Are retailers confusing customer service with the customer experience?
Presented here for discussion is a summary of a current article published with permission from Knowledge@Wharton, the online research and business analysis journal of the Wharton School of the University of Pennsylvania.
According to the authors of a new book, “Woo, Wow, and Win: Service Design, Strategy and the Art of Customer Delight,” companies carefully craft the products they sell to customers, but rarely do they give the same thoughtfulness to designing what could be the most critical part of the sales process: customer experience.
The authors — Patricia Stewart, a former editor of the Harvard Business Review, and Patricia O’Connell, president of Aerten Consulting — argue that companies commonly confuse customer service with customer experience.
“Customer service is something you do,” said Ms. O’Connell in an interview with Knowledge@Wharton. “Usually it’s designed around when something has gone wrong. Customer experience is the totality of my interaction with you, from the moment I first come across your name … to when I’m done, whenever our business is finished.”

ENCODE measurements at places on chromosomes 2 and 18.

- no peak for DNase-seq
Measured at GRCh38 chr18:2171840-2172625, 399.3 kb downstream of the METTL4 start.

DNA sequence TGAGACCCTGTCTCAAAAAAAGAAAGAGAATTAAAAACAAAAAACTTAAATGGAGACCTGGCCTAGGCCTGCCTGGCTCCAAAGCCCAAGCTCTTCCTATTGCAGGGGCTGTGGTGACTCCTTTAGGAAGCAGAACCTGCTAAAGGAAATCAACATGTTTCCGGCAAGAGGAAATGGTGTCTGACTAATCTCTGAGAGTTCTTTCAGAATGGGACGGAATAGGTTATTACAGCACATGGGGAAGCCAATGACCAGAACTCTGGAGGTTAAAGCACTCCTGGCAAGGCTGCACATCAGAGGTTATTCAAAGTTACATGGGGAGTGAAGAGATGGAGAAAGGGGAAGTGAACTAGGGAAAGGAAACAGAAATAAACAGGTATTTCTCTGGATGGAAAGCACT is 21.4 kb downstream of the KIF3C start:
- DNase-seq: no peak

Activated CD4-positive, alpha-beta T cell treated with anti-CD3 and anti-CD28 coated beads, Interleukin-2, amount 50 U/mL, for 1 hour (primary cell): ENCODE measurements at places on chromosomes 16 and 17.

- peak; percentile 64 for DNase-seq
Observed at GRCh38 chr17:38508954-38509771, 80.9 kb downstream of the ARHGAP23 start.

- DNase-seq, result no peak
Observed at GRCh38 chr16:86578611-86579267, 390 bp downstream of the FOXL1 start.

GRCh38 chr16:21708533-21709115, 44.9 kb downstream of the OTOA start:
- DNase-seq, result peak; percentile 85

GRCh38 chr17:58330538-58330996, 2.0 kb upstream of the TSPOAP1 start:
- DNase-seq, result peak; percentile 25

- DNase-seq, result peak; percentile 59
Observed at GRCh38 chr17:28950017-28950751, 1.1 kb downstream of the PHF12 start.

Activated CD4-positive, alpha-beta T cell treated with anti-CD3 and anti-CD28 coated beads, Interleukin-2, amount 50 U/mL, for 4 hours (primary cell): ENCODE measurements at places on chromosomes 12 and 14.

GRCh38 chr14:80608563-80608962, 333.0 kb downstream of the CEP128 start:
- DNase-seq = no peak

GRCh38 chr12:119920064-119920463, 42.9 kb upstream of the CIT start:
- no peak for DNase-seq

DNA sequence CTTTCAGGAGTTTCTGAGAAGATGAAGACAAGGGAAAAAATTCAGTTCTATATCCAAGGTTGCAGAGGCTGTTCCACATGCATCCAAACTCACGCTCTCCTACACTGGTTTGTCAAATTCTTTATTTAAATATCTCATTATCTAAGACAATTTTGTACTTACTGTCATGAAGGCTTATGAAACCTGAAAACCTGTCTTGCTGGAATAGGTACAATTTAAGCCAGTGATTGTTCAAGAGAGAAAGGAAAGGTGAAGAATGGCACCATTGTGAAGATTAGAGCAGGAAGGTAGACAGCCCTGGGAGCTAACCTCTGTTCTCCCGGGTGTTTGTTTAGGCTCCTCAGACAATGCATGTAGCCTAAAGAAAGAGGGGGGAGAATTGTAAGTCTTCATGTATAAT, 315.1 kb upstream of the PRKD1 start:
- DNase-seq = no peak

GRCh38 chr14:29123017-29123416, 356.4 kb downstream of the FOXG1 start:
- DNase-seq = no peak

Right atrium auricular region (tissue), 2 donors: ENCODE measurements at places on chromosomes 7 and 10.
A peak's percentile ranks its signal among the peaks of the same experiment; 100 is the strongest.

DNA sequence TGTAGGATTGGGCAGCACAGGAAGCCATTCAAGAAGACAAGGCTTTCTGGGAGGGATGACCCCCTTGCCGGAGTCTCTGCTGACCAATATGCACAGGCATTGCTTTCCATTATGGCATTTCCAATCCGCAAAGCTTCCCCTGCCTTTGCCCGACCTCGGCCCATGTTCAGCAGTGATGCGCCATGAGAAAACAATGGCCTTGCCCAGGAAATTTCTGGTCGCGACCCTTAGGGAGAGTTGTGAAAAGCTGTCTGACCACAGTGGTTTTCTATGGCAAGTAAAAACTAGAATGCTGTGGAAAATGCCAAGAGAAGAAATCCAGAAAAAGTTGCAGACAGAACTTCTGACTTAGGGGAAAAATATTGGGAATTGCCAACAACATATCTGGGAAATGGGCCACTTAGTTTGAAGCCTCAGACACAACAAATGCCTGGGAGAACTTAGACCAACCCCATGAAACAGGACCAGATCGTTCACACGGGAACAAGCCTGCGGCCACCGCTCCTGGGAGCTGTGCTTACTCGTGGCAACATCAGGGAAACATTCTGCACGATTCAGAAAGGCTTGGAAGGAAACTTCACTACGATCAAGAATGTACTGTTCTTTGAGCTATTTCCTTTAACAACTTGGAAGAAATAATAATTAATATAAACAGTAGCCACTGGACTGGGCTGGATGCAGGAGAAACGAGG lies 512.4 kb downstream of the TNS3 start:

Indeed, one of the common principles the authors list in designing effective service experiences is understanding that while “the customer is always right,” it’s essential to “make sure the customer is right for you.”
Said Ms. O’Connell, “If I want a luxury shopping experience, I should not go to TJ Maxx, just as if I’m looking for a bargain, I shouldn’t go to Barneys. So, in those circumstances, I am not the right customer.”
Other core principles are “Don’t Surprise And Delight, Just Delight,” and “Great Service Must Not Require Heroic Efforts” on the part of the business or the customer. Said Ms. O’Connell, “I need to know what I’m doing, and I should be able to do it reliably, repeatably, scalably and profitably.”
The authors said that while the “ahhh” moments when the experience is working are often celebrated, more attention needs to be placed on the negative “ow” experiences that may indicate the business is attracting the wrong customers or that services aren’t being designed efficiently. Said Mr. Stewart, “Are you easy to do business with? I mean, it’s a simple question and most companies don’t actually systematically ask it.”
DISCUSSION QUESTIONS: Do you agree that retailers confuse customer service with customer experience? Do axioms such as “the customer is always right” and “surprise and delight” often work against delivering dependable customer experiences?